By John Ephland | From the Spring 2008 issue of Traps

You can’t start much younger. Drummer Ronald Bruner Jr. can honestly state that his life with sticks (and not the kind kids hit each other with) began at the ripe old age of … two. Today, at age 25, he’s busy working with George Duke, Suicidal Tendencies, and most notably, is the driving percussive force behind Stanley Clarke’s newest album, The Toys Of Men.

“I had a knack for drums,” says Bruner, who was nursing a cold, having just returned from London’s Drummer Live 2007, where he performed with, among others, Gerald Heyward, Cindy Blackman, Walfredro Reyes, and Thomas Lang. “My father really saw the potential. Every weekend he would play something new for me. He was into a whole lot of stuff—Tears For Fears, The Beatles, Mötley Crüe, John Coltrane, The Ramones, Run DMC, Wang Chung, John Scofield.”

Check out this 2008 video of brothers Ronald Bruner Jr. and Stephen “Thundercat” Bruner at famed L.A. jazz club The Baked Potato:

His father, Ronald Bruner Sr., remains a noted professional drummer, having worked with such stars as Diana Ross, The Temptations, and Gladys Knight. In fact, Ronald Jr. is quick to point out that his dad still has a busy career as an L.A. session player and as a leader in his own right.

But back to those weekends growing up. “Every Saturday,” Bruner says, “he’d take me to the Professional Drum Shop in Hollywood.” His dad had the music ready to go in the car both ways, all of it devoted to one artist or band. “When we got there, I’d just hang out at the store, beat on their various drums. This started when I was two. My father was doing some ‘soft programming.’ What it eventually did was help me play different styles, and with conviction.”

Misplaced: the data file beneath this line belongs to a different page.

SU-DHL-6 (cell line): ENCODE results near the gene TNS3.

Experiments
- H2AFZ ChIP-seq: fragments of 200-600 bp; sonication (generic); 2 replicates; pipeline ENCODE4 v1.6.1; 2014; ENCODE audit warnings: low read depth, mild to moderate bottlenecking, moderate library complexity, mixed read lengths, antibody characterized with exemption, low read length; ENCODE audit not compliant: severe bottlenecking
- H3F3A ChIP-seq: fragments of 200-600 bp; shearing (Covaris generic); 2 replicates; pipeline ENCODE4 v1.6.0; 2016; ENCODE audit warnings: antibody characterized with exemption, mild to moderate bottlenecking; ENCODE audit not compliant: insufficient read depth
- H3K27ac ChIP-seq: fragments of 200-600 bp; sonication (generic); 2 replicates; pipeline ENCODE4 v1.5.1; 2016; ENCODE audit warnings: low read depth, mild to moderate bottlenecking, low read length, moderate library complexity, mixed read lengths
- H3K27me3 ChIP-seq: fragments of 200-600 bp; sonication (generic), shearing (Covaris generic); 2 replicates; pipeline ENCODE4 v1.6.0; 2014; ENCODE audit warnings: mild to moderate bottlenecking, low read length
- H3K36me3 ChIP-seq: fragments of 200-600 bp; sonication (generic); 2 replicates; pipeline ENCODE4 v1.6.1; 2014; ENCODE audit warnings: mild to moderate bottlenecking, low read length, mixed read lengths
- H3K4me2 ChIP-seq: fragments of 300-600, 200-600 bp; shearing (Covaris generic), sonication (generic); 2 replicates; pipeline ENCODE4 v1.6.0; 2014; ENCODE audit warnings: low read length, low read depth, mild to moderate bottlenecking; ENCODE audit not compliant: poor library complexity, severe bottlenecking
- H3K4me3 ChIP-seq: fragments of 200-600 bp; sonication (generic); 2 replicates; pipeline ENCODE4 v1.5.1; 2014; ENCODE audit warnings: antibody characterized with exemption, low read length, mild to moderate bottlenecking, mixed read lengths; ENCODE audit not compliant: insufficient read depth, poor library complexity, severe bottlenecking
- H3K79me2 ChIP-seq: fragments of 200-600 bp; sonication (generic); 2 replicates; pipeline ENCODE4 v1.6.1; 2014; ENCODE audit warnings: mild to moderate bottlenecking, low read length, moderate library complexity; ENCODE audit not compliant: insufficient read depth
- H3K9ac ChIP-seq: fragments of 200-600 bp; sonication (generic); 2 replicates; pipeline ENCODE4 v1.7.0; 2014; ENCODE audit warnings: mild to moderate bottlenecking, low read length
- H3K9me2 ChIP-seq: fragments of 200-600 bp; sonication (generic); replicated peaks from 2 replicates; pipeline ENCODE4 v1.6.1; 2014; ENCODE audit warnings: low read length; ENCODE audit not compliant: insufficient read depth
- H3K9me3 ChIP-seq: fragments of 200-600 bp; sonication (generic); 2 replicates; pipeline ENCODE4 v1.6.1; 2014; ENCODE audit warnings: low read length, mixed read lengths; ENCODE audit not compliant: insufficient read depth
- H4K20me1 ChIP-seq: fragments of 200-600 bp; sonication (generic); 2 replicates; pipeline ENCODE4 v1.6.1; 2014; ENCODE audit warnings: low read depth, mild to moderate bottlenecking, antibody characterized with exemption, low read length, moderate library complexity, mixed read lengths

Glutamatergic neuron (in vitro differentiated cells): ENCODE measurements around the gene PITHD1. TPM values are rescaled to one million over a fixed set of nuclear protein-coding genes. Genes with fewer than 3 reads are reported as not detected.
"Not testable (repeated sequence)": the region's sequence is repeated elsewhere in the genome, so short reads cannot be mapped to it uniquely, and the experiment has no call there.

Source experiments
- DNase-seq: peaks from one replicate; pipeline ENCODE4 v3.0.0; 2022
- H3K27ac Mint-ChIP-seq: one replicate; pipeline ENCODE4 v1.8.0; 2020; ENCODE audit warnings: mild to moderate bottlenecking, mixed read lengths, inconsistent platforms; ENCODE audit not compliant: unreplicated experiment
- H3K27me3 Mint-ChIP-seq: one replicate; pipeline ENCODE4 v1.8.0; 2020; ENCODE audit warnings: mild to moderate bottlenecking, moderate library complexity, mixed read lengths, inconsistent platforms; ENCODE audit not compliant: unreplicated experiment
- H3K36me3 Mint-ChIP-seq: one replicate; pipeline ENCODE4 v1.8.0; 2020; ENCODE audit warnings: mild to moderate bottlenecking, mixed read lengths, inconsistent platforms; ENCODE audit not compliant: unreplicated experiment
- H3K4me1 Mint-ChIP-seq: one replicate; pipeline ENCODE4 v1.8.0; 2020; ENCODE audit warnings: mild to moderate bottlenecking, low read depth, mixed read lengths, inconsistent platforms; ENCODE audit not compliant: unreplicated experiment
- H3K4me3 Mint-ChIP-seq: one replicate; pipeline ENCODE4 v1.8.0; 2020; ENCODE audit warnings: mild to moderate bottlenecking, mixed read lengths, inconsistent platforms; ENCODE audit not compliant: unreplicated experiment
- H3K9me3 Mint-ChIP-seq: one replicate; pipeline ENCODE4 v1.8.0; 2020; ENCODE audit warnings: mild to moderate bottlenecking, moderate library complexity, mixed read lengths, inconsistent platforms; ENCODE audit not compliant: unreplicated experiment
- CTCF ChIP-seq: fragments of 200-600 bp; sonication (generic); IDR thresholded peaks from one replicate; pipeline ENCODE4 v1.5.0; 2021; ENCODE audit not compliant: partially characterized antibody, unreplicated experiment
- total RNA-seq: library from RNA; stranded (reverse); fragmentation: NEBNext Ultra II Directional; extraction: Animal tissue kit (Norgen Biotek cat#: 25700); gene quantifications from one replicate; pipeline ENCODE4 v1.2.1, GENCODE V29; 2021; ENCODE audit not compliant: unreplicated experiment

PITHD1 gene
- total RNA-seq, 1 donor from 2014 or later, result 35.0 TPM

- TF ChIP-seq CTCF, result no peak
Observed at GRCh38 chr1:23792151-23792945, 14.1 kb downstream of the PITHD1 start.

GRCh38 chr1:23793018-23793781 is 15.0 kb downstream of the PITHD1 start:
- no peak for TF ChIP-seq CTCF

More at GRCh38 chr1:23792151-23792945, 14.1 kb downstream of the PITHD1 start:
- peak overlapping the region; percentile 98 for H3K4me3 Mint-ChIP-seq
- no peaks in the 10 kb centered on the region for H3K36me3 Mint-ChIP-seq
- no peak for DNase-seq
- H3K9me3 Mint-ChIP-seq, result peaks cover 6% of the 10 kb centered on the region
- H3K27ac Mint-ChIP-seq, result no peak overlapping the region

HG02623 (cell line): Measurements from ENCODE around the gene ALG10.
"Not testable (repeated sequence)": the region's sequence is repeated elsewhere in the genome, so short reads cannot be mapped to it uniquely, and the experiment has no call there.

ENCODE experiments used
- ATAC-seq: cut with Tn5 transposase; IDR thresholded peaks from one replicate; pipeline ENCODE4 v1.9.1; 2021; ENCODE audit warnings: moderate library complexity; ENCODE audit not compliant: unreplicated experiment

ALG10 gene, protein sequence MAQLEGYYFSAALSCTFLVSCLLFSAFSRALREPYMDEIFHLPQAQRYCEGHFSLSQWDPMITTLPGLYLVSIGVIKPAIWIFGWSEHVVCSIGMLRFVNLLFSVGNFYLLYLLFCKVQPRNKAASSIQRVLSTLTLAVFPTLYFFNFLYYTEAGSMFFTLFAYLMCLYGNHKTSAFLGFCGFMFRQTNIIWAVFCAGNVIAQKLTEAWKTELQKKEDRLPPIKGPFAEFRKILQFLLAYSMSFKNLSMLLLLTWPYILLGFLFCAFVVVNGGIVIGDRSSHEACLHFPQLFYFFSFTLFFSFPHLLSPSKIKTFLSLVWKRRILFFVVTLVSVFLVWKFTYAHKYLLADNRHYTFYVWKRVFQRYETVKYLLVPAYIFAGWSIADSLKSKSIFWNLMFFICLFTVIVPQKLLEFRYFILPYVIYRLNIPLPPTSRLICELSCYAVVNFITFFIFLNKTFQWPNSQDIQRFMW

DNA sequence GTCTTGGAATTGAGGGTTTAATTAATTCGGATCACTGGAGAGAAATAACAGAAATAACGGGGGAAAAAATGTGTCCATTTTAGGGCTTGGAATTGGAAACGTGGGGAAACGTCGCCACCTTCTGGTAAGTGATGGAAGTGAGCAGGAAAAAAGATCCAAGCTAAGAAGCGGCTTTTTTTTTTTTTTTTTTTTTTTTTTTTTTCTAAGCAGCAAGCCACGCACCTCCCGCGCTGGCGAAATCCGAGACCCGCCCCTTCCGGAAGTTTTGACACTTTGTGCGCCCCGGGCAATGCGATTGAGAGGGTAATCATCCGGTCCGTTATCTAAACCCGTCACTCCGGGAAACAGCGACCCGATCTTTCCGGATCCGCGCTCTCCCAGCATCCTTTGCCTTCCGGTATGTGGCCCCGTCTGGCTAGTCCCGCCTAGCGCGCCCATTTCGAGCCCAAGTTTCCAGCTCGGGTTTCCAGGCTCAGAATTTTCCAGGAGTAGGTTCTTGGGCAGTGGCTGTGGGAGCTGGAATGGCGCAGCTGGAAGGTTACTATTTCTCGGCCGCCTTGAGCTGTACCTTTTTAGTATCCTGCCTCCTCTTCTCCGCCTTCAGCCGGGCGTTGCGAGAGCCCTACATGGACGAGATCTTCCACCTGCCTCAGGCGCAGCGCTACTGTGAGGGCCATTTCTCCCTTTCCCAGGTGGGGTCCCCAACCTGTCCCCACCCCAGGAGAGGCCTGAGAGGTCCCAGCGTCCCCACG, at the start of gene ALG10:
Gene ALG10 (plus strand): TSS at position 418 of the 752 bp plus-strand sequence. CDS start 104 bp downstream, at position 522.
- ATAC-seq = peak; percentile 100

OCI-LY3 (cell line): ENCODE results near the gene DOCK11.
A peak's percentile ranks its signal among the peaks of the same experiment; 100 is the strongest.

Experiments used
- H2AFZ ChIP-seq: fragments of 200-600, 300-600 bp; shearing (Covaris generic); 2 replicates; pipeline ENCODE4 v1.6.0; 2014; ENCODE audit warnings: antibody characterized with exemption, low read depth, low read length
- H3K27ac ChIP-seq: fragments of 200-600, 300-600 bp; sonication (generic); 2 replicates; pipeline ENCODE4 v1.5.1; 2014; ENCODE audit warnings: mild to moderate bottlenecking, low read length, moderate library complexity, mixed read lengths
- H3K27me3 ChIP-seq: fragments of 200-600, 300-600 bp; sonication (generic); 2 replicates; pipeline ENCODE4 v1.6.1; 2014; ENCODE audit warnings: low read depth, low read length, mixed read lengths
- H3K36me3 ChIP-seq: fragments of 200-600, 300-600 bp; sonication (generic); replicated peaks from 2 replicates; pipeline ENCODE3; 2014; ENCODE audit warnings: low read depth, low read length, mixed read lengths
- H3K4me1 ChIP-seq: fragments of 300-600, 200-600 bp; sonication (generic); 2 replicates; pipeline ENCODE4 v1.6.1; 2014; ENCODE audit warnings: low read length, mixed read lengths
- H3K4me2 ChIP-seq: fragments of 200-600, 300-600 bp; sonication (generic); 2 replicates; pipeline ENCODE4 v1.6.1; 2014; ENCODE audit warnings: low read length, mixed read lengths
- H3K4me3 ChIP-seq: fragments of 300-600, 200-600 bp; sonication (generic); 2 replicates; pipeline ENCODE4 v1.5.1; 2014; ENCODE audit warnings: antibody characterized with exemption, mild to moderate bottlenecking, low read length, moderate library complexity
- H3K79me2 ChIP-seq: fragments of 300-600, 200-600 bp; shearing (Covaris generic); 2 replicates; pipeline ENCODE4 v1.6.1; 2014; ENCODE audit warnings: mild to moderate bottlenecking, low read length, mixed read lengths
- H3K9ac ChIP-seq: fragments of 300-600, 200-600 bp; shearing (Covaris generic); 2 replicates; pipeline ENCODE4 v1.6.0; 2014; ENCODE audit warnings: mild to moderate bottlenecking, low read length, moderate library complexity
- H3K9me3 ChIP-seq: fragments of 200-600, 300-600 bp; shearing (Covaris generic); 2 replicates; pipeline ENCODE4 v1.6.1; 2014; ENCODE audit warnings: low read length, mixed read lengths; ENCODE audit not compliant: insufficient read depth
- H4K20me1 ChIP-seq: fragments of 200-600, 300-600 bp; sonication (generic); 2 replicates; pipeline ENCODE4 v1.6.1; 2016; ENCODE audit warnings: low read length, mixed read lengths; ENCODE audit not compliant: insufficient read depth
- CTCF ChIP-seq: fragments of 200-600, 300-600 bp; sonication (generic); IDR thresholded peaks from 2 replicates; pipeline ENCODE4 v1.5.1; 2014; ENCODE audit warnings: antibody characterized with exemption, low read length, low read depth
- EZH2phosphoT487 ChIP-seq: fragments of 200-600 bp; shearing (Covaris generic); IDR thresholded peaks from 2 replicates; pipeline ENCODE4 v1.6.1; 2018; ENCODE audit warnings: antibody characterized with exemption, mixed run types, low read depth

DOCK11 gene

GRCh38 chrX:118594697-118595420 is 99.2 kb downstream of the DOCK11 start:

Then, as if making a joke, he says he came to realize, “at an older age,” that jazz—fusion, in particular—was the most appealing music for him as a drummer. How old was he? “I was eight. I didn’t really know until later,” he says, “because I just listened to everything. It was ten different things. Jazz was like a key, and with greater understanding, a musical door. It had to do with chops, learning jazz fusion, drummers like Billy Cobham.”

Officially, Bruner began his professional career at the age of 15, performing at the Thelonious Monk Institute. This provided opportunities for him to play with such big names as Wayne Shorter, Dianne Reeves, and Ron Carter. It was just a short hop to becoming a regular member of Kenny Garrett’s band. Since then, he’s played punk rock with Suicidal Tendencies, and backed up Roy Hargrove, Tribal Tech, Larry Carlton, Marcus Miller, Kirk Whalum, Robben Ford, Patrice Rushen, Clark Terry, Johnny Hodges, and Gerald Albright.

Here’s Bruner Jr. and Stanley Clarke jamming at a music store in 2007:

It was also during this time that he met Stanley Clarke. “I was auditioning for a TV movie,” says Bruner. Clarke, whose career since the mid 1980s has also included film and television scoring, was intrigued by the young drummer. “Stanley saw the potential,” he continues, “but instead of hiring me, he decided to watch me over the years. Then, when I was with Kenny Garrett, I was 23, he caught up with me. Stanley was just waiting for me to get older.

“I went from being all over the place stylistically, to learning how to display my musical thoughts effectively. With Stanley I learned it was not about smashing and hitting but about different ideas on how I was playing—nothing about drum technique. I was overplaying, not choosing where to play, just trying to do what I thought would make everybody smile. But now I have insights, and I try to use placements as opposed to running from them.”

When asked what that means, Bruner says, “When you are young you want to play and prove you can play anything. I am not fully out of that, but I realize that’s not the point. I don’t have to prove anything anymore. Now, I go into every situation with a clear mind, no hang-ups, not with a clouded vision, nothing holding me back from reaching a musical goal.”

This article originally appeared in the Spring 2008 issue of Traps, a special quarterly publication from the publishers of Drum! magazine.